The Wild Swans at Coole: A Facsimile Edition (Yeats Facsimile Edition) (Paperback)
On Our Shelves Now
A stunning facsimile of the 1919 first edition of William Butler Yeats’s The Wild Swans at Coole: an elegant volume showcasing these poems as they would have first been read and a complement to facsimile editions The Winding Stair and The Tower.
Published in 1919 during W.B. Yeats’s “middle stage” and composed of poems written during World War I, The Wild Swans at Coole is contemplative and elegiac. This collection captures Yeats at a time when he was looking back on his life, coming to terms with the realities of modern war, reflecting on lost love, and defining his place in the world as a poet. It features forty poems, among them “The Fisherman,” “In Memory of Major Robert Gregory,” “The Wild Swans at Coole,” and “On Being Asked for a War Poem.”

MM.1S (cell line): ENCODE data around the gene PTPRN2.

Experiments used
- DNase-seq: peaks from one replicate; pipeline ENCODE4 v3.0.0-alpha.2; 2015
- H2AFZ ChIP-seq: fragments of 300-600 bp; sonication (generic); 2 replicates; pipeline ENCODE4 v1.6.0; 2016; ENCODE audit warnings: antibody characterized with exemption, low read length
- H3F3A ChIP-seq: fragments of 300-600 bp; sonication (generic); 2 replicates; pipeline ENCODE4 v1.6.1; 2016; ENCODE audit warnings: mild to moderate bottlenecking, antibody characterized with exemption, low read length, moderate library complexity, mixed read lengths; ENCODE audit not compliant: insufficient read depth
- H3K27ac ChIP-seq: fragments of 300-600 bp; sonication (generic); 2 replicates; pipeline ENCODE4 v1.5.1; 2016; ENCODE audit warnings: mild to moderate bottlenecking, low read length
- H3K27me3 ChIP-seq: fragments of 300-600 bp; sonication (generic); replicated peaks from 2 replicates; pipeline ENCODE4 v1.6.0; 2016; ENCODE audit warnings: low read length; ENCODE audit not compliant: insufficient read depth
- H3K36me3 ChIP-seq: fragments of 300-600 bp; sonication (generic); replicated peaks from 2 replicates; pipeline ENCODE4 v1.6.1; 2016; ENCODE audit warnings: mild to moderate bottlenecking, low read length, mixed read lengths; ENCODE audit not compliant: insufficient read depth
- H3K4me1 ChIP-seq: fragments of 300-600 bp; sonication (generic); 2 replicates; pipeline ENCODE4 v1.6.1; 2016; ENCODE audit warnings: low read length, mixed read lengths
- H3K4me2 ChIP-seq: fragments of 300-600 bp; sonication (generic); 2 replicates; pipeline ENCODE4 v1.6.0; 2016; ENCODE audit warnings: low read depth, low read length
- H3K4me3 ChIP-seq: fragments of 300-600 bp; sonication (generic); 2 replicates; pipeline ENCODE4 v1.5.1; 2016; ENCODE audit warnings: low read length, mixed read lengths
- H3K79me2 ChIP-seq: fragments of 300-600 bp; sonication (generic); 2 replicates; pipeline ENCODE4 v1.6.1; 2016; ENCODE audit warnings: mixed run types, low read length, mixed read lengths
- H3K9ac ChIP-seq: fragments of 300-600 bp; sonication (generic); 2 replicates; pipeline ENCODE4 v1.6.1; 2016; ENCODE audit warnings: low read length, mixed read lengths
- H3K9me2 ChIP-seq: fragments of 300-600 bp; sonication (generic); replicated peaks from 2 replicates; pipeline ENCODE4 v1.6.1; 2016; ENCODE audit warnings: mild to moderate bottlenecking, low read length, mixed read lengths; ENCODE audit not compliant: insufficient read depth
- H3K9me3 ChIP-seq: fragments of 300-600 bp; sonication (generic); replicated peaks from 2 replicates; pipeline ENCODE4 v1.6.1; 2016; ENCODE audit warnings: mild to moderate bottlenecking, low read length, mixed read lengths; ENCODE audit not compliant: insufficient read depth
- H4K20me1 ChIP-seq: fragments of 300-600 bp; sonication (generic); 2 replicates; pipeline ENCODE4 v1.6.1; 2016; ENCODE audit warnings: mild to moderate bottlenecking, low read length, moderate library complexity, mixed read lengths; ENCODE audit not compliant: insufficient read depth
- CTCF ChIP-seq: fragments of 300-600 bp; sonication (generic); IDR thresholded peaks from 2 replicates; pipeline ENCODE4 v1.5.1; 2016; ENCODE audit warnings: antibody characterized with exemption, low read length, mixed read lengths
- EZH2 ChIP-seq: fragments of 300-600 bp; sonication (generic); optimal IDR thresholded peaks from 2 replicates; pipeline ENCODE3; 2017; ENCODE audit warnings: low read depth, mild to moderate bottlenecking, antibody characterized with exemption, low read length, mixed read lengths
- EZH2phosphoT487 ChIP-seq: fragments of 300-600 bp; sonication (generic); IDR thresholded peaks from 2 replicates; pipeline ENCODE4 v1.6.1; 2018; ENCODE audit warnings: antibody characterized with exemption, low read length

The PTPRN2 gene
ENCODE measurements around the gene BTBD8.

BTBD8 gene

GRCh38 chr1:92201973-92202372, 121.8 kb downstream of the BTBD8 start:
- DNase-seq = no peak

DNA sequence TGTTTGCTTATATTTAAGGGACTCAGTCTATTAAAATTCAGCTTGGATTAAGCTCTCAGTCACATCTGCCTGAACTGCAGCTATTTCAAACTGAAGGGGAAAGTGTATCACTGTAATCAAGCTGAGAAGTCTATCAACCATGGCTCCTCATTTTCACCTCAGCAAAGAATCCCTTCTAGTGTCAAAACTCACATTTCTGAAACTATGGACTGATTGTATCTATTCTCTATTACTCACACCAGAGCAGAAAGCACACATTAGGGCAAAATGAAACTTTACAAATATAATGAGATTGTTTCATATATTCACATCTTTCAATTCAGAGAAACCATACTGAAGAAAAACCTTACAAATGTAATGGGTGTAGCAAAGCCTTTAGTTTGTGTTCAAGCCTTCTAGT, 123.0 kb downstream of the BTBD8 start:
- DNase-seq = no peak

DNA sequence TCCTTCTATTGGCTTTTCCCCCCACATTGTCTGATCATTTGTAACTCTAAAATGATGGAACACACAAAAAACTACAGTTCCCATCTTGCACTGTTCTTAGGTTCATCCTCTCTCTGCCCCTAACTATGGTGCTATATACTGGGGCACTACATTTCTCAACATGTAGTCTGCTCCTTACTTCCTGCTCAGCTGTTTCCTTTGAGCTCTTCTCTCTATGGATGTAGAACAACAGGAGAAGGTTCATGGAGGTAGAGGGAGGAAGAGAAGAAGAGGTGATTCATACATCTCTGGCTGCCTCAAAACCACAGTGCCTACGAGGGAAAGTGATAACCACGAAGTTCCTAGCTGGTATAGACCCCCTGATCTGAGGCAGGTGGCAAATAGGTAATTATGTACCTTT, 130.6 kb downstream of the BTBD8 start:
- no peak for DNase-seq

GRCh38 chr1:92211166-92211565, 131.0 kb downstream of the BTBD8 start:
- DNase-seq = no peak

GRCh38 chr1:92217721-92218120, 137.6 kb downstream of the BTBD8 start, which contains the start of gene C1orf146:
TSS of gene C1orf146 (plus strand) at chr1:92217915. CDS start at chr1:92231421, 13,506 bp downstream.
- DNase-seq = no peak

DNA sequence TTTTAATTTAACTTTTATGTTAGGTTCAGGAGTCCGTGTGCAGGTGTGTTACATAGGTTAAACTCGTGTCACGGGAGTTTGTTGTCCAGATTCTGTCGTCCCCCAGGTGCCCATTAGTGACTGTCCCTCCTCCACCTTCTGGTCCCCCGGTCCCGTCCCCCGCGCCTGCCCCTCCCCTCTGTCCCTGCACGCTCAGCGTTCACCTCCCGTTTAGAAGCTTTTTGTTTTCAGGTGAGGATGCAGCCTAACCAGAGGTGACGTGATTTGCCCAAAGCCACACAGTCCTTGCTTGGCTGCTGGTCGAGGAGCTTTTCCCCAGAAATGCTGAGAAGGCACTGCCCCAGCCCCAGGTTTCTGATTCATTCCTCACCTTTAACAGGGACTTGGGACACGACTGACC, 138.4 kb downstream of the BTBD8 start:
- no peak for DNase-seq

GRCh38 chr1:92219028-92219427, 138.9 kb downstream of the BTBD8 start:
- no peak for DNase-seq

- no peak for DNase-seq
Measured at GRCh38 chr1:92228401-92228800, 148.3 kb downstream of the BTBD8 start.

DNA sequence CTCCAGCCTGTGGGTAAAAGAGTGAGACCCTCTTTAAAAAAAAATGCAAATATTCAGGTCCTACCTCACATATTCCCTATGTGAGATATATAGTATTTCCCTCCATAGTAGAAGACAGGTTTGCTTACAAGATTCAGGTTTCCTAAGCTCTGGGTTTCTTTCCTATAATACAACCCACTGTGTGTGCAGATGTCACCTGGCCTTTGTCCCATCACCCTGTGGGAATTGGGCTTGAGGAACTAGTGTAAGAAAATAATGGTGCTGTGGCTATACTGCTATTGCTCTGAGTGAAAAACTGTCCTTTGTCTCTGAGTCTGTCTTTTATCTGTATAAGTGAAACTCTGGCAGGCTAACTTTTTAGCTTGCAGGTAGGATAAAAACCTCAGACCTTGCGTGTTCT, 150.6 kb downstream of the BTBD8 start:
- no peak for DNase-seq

This facsimile of the original 1919 edition presents the reader with the work in its original form, with handsome old fashioned type, how readers and Yeats himself would have seen it in the early twentieth century. A great gift book and collector’s item, The Wild Swans at Coole also includes an Introduction and notes by esteemed Yeats scholar George Bornstein.
About the Author
William Butler Yeats is generally considered to be Ireland’s greatest poet, living or dead, and one of the most important literary figures of the twentieth century. He was awarded the Nobel Prize in Literature in 1923.
George Bornstein has written five critical books on nineteenth- and twentieth-century literature. A longtime student of material textuality, he has produced several major editions of modernist works, including two volumes on Yeats's early poetry for the Cornell Yeats Series and the collection Under the Moon: Unpublished Early Poetry by W. B. Yeats. He has held fellowships from the American Council of Learned Societies, the National Endowment for the Humanities, and the Guggenheim Foundation, and serves as current president of the Society for Textual Scholarship. He is currently C. A. Patrides Professor of Literature at the University of Michigan, Ann Arbor.